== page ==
Metal Powder in 3D Printers

aluminum 3d printing

Using metal powder in 3D printing is a very common practice in the aerospace, defense, and shipbuilding industries. It is used to provide physical properties such as strength, rigidity, and elasticity. However, using metal powder in 3D printing poses some challenges due to the particle size, shape, and storage. Fortunately, there are a few basic principles you can use to avoid problems in your process.
Basic principles
Compared to 3D printers that use plastic filaments, powder-based 3D printing is a relatively new technology. However, it has already proved to be a viable technique for many industries, including manufacturing and aerospace.
The most common materials used for 3D printing are aluminum and steel. These two materials offer good resistance and surface finish. 3d printing powders that can be used include nickel steel and gold.
Another popular material for 3D printing is stainless steel. These metals can be used in prototypes and other forms of functional parts. In addition, they have the ability to produce tough prints and bendable objects. These prints can be used in a variety of applications, including phone covers and wristwatches.
The most common metal powder 3D printing methods are Direct Metal Laser Sintering (DMLS), Direct Energy Deposition (DED), and Powder Bed Fusion. These technologies use a high-power energy source, such as a laser or electron beam, to melt and fuse the metal powder layer by layer. The intensity of the beam can be adjusted to suit the properties of the finished part.
Particle size and particle shape
During metal 3D printing, the particle size and shape of metal powder affects the quality of the end product. A metal powder with low particle size and round shape can produce a dense product with good mechanical properties. On the other hand, irregularly shaped particles can cause defects.
To determine the particle size and shape of metal powder, a variety of techniques are available. However, the most common techniques are based on two-dimensional measurements.
Two-dimensional measurement techniques include X-ray computed tomography (CT) and scanning electron microscopy (SEM). The former technique is used to evaluate the shape of powders that have a diameter on the order of several 10 mm. The latter technique uses light scattered from particles. This technique has limited field of observation.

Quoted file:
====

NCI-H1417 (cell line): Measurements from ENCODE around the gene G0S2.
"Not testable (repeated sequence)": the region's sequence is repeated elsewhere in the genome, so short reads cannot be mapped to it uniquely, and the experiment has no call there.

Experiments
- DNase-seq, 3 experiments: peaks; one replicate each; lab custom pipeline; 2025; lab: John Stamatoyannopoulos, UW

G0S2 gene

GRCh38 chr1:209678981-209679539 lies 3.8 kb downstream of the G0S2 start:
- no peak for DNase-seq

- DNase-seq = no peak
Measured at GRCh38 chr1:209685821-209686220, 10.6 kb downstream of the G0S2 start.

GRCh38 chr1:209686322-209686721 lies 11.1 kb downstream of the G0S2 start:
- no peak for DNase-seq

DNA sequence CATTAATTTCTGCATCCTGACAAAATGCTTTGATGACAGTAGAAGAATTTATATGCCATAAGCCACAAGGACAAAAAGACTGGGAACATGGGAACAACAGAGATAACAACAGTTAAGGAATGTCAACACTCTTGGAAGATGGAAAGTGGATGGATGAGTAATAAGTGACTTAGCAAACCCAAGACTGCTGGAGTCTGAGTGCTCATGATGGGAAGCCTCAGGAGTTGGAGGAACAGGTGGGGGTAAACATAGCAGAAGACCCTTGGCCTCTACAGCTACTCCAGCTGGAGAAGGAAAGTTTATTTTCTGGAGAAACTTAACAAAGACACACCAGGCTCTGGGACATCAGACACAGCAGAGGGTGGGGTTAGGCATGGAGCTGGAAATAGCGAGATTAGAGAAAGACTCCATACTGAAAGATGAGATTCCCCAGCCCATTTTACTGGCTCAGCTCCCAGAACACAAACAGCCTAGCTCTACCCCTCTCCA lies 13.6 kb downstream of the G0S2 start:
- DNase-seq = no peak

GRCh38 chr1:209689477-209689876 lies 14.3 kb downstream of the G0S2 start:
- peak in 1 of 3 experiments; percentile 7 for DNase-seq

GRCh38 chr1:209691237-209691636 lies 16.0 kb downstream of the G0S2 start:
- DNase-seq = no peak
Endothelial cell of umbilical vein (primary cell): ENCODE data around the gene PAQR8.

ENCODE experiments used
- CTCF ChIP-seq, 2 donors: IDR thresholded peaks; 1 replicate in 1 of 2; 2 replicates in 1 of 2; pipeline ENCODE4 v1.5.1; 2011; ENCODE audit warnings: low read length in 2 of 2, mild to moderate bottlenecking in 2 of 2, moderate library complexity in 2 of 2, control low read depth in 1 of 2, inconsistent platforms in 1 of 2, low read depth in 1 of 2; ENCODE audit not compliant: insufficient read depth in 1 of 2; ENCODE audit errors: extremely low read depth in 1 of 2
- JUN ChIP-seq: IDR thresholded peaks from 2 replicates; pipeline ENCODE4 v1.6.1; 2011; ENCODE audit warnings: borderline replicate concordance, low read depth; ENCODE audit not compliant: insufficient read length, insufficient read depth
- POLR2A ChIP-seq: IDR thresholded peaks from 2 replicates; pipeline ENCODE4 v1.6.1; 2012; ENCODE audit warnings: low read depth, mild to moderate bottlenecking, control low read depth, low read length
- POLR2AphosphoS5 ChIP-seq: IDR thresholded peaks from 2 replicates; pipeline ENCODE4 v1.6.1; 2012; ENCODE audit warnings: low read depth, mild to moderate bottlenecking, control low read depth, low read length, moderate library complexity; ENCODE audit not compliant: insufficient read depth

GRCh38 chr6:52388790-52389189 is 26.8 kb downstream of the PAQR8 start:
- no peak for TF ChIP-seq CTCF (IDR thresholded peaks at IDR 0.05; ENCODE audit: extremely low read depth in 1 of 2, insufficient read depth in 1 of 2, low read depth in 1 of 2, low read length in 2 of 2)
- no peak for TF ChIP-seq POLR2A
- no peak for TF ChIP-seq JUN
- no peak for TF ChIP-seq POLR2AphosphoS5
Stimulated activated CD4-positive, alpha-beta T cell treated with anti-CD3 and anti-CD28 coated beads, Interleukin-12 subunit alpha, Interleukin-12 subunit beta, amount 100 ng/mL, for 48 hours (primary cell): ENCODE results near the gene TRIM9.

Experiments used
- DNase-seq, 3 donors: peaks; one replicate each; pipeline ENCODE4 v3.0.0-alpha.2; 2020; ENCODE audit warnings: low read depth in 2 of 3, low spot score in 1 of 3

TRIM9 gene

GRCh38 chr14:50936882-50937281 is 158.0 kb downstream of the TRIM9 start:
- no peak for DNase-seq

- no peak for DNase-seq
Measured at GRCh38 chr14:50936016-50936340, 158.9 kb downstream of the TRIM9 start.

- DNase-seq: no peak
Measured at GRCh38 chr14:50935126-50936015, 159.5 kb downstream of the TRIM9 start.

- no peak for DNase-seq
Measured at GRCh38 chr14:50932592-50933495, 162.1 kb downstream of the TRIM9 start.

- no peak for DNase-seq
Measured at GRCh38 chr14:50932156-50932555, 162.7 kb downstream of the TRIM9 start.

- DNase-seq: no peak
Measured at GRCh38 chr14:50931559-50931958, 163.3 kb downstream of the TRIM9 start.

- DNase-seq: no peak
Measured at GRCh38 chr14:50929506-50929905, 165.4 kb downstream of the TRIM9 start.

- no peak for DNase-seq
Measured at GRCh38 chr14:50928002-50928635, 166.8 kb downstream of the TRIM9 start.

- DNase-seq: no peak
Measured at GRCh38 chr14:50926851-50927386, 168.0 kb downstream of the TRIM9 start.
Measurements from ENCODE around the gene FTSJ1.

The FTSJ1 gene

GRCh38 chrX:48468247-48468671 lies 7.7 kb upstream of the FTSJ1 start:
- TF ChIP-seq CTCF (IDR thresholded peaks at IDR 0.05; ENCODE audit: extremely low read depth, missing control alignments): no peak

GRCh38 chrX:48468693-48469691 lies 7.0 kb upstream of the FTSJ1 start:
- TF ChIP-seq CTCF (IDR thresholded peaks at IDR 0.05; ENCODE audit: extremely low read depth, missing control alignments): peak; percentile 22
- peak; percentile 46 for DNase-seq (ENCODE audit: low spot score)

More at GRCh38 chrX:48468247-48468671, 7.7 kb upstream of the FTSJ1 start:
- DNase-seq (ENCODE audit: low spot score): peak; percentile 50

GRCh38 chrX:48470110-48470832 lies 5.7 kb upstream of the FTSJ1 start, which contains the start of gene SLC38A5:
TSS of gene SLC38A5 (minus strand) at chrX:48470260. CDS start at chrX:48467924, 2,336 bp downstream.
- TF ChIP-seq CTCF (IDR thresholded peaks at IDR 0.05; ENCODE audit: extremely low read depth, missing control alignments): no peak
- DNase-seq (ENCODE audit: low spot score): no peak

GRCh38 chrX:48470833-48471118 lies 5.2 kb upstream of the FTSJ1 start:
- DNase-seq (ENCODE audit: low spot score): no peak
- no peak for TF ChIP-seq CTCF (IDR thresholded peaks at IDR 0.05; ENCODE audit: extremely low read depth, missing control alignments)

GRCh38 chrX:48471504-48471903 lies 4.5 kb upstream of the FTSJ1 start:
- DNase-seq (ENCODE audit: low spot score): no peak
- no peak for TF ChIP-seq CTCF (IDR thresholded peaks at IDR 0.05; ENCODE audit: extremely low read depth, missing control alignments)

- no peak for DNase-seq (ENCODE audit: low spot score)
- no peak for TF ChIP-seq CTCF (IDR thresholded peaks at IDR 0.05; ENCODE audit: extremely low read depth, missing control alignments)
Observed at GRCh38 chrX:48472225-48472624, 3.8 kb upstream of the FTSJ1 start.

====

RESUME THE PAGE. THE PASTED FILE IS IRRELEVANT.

Storage and handling challenges
Keeping a metal powder in a metal container can be a daunting task. Luckily, a well thought out system can keep the mess under control and minimize waste. The best part is that it can also help your bottom line. You can even use a robot to aid in the process if you have a big budget.
In order to keep the powder cool and contained, a small electric pump is used to maintain a steady temperature and containment. This enables you to get your metal powder to the right temperature at the right time. The system can even help you with the metal part finishing tasks. The small jar is also a perfect place to store the machine.
A good 3D printer should be equipped with a well thought out system that helps ensure the safety of the powder. Similarly, a robot can also help with the part finishing tasks, thus reducing your labor costs.
Physical properties
Choosing the right metal powder for 3D printers can affect the performance and efficiency of the process. According to Equispheres, the wrong choice of powder can lead to a weaker product and lower production speed.
The physical properties of metal powder in 3D printing are determined by the size distribution of the particles. Generally, the average grain size of metal powders ranges between 10 and 50 microns. This particle size is essential for the density of the final product. However, the shape of the particle also plays a role. Depending on the shape of the particle, the final product can be dense or porous.
The sphericity of the metal powder is also important. This characteristic is required for smooth flow inside the 3D printer. However, when the sphericity of the particle is too low, the density of the final product will be lower.
Aerospace, defense, and shipbuilding industries
Among the many applications of metal powder in 3d printers is in the aerospace, defense, and shipbuilding industries. These industries often employ metals such as aluminum, titanium, and tool steels to fabricate components. They also use these materials for repair and repurposing of old components.
In the aerospace industry, AM technology can improve cost, material utilization, and processing time. It can also increase component specifications. In addition, it can reduce material wastage and improve internal microstructures.
However, the aerospace industry has not yet been able to fully utilize AM technology to its fullest potential. There are a number of challenges, including lack of part-driven data and lack of technical standards.
One of the main issues in metal AM is process repeatability. This is a result of the high growth rate of metal AM technologies in recent years. However, major governing bodies have developed increasingly stringent testing protocols and certification steps. These measures will help ensure consistency in the AM-fabricated aerospace components.